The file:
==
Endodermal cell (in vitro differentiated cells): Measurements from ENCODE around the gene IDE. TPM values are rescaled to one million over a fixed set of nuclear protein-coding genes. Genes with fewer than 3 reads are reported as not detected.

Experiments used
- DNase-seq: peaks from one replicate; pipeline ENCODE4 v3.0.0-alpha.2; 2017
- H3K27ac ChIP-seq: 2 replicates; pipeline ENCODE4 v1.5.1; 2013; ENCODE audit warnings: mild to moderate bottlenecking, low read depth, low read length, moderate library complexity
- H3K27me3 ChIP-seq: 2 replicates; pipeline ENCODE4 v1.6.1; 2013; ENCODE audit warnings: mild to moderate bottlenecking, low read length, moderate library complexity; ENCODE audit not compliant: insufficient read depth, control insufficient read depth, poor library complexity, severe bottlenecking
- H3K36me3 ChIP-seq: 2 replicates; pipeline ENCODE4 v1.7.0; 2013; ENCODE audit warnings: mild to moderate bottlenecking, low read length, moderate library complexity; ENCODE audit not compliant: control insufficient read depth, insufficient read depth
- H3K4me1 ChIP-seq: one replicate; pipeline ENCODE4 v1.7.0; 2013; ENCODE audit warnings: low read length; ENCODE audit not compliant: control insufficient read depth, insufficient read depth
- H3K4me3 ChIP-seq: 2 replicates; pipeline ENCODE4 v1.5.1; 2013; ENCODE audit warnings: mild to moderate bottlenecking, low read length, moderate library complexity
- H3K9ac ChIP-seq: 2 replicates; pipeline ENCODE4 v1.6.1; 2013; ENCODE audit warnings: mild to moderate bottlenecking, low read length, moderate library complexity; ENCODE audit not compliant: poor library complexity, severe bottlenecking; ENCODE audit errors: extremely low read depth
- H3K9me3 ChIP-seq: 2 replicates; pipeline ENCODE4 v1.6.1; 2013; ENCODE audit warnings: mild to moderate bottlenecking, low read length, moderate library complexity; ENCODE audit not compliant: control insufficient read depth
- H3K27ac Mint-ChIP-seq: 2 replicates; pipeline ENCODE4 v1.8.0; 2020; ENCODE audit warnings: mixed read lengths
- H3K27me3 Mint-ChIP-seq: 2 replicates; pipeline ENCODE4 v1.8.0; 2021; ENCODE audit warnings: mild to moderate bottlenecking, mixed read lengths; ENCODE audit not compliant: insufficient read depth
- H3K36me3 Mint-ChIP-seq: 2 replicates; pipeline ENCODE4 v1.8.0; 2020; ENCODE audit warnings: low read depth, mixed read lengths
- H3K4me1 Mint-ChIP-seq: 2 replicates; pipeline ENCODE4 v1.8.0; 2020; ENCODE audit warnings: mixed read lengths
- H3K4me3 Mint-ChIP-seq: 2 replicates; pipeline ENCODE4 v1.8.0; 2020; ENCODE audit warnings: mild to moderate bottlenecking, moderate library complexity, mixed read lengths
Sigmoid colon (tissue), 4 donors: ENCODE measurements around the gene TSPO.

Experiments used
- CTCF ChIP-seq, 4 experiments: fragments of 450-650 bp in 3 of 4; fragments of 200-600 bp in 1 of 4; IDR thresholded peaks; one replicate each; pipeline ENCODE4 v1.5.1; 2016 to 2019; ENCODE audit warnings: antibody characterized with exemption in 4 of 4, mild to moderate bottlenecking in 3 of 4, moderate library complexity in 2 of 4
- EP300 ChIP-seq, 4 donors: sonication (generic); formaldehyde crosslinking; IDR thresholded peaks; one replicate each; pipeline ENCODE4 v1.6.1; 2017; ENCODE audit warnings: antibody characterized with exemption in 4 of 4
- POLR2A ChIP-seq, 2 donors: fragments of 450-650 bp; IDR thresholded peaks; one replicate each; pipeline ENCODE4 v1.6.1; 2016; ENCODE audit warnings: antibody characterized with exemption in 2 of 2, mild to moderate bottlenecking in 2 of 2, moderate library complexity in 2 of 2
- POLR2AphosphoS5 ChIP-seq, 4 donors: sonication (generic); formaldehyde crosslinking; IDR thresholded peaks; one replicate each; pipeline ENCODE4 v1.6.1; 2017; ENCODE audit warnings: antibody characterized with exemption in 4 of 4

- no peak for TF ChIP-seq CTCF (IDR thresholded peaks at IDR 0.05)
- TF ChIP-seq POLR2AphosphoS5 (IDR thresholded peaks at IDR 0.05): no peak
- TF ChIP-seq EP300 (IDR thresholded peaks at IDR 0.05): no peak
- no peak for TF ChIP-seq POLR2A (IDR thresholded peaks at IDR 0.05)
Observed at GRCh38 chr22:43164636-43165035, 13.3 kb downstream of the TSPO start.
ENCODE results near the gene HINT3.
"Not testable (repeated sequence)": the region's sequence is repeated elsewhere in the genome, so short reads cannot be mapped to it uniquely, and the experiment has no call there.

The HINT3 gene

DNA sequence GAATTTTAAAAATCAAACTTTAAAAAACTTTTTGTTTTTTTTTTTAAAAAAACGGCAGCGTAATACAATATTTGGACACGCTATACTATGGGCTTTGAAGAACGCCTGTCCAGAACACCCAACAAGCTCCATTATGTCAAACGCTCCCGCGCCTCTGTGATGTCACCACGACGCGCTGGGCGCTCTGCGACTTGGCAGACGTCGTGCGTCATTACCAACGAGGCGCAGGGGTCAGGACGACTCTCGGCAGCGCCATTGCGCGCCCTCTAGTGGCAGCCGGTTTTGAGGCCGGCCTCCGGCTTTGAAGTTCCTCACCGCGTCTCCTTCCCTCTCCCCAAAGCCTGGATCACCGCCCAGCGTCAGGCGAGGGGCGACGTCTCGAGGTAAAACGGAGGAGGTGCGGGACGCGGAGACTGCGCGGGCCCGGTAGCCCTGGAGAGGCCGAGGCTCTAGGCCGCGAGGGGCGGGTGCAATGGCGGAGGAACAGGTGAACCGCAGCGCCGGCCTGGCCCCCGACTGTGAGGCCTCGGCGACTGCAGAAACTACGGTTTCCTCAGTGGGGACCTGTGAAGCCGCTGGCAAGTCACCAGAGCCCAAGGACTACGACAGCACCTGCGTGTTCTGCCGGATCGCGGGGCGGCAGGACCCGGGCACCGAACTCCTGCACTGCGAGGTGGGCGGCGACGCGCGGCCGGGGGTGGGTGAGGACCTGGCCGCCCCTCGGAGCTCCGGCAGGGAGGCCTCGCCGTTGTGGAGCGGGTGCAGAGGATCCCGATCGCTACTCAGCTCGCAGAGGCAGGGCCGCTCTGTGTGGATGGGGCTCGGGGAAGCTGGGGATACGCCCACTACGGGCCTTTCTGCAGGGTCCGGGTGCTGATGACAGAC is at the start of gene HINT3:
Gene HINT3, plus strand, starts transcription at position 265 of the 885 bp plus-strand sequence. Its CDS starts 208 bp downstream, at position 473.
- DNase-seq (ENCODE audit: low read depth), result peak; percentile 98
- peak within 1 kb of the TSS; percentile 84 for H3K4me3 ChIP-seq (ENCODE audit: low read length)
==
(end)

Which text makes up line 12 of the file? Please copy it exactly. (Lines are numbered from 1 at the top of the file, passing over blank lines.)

- H3K27me3 Mint-ChIP-seq: 2 replicates; pipeline ENCODE4 v1.8.0; 2021; ENCODE audit warnings: mild to moderate bottlenecking, mixed read lengths; ENCODE audit not compliant: insufficient read depth